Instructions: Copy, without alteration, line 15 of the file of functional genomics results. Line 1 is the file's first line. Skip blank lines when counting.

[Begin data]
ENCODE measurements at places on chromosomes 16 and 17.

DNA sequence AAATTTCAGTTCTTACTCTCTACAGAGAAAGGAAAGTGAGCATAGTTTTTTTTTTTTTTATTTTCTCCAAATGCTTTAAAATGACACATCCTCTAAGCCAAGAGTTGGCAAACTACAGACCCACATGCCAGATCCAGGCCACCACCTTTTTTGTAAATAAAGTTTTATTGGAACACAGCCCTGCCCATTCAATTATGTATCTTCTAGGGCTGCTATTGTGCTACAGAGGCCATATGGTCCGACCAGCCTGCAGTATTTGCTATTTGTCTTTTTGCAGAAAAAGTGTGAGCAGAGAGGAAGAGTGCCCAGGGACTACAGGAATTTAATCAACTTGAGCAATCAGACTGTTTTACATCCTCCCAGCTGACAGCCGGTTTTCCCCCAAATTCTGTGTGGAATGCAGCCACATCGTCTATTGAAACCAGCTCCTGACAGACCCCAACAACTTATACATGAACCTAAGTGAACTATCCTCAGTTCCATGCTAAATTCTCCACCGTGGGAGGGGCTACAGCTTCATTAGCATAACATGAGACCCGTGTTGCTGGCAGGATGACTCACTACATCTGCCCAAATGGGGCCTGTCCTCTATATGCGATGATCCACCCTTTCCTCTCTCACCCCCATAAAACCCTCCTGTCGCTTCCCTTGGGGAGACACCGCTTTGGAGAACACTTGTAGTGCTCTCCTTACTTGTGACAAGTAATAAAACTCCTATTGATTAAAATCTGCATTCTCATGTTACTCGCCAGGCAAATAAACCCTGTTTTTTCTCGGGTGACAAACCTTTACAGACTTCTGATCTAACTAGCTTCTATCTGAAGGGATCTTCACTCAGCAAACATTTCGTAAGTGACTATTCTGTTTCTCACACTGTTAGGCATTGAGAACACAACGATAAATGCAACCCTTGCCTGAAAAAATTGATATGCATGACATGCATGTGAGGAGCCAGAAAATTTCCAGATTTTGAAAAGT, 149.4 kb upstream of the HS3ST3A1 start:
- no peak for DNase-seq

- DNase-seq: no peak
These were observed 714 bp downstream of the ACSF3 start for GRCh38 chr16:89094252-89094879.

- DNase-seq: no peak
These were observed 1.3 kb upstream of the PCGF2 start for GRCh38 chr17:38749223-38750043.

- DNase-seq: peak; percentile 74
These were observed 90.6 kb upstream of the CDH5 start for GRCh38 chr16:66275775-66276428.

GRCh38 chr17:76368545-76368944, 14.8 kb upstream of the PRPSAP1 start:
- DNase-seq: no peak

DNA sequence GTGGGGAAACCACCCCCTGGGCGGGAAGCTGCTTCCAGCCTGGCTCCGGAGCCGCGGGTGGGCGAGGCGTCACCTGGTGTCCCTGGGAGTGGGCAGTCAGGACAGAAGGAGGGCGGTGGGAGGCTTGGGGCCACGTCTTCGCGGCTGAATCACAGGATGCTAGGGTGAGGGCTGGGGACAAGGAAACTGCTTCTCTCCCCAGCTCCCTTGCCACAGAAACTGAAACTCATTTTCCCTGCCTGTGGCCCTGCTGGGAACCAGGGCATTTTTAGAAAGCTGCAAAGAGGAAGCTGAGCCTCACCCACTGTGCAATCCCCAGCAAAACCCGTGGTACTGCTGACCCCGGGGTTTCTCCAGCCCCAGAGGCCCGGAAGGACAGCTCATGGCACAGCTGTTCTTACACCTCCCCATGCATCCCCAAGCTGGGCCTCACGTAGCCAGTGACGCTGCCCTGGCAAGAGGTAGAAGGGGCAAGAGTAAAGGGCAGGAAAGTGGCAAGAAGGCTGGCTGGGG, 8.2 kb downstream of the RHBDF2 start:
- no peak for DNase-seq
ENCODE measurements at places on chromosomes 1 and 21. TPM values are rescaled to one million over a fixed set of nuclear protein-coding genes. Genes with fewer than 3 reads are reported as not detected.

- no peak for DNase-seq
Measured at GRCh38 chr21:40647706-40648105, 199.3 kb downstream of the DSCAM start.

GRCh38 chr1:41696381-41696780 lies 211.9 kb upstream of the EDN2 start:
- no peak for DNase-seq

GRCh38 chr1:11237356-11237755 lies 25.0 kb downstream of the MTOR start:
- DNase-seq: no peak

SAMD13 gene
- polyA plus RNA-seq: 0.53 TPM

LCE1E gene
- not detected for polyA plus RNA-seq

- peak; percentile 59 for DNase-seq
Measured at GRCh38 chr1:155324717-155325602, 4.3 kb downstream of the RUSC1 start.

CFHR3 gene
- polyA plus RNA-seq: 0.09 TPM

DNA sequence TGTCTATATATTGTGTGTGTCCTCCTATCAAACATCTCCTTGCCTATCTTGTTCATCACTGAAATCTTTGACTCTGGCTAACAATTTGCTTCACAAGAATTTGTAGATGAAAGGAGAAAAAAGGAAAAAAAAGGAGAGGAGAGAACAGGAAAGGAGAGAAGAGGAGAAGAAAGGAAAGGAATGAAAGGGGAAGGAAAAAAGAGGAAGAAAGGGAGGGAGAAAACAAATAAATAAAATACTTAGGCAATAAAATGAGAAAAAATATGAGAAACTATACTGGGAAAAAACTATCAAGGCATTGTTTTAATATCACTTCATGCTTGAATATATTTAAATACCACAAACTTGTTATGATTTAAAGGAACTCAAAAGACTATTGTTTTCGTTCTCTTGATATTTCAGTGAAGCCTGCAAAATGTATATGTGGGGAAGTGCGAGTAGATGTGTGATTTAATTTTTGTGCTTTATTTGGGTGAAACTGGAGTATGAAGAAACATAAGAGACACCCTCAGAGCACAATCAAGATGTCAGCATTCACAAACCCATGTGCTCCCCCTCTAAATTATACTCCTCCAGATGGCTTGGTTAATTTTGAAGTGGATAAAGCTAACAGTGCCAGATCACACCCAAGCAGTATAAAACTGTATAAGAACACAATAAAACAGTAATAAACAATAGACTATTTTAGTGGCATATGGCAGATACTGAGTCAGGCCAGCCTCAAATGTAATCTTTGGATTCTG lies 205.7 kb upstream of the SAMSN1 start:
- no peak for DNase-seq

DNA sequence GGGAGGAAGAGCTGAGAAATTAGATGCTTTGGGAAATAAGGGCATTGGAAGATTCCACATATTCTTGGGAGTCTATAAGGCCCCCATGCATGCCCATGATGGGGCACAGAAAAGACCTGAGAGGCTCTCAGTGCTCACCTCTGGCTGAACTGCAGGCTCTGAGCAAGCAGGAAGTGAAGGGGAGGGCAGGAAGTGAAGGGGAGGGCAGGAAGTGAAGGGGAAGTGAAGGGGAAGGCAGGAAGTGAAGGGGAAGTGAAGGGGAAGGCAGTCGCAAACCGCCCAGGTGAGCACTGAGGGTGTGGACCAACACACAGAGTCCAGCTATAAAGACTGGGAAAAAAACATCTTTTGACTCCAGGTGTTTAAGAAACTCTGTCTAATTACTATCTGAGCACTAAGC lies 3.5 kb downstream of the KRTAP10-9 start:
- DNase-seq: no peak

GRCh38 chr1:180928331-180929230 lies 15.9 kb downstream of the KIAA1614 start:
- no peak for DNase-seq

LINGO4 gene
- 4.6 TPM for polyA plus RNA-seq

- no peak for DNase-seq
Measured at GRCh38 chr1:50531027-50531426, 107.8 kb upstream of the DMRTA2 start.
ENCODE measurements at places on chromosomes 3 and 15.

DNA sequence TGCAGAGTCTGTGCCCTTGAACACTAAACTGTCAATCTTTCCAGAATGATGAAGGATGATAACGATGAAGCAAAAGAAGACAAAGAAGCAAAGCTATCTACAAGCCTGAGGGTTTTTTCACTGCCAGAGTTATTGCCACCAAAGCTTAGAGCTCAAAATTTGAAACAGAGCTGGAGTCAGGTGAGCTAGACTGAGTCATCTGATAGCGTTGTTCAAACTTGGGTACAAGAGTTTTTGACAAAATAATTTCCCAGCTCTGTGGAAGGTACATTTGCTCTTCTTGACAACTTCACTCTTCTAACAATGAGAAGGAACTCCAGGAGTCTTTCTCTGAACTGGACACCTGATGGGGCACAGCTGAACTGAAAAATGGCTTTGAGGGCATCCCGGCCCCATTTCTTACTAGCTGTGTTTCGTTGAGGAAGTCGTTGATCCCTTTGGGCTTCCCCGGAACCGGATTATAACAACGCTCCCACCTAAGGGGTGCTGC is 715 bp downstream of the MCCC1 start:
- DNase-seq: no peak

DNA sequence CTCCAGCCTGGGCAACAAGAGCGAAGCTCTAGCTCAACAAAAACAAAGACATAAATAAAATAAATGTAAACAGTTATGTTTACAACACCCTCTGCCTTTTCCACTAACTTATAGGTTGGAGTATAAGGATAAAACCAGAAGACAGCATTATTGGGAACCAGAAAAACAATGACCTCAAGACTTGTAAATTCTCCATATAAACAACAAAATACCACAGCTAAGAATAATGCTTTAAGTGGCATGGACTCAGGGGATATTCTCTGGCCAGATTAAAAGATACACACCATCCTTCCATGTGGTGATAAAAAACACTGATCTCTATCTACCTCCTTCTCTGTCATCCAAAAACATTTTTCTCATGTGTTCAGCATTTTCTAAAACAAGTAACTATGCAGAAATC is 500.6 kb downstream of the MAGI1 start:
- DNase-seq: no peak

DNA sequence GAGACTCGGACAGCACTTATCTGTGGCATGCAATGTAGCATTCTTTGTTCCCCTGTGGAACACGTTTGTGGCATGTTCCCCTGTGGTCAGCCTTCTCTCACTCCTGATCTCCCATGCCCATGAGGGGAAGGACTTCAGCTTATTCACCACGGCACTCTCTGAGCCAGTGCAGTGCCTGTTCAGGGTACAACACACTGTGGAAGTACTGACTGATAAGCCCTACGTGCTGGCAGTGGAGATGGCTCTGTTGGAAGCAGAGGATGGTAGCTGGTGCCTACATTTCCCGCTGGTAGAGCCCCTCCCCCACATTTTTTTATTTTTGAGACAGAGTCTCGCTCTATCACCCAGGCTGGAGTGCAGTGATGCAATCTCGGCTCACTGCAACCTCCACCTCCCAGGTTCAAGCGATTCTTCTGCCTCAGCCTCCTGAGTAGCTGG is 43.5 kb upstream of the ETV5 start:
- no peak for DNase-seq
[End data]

- no peak for DNase-seq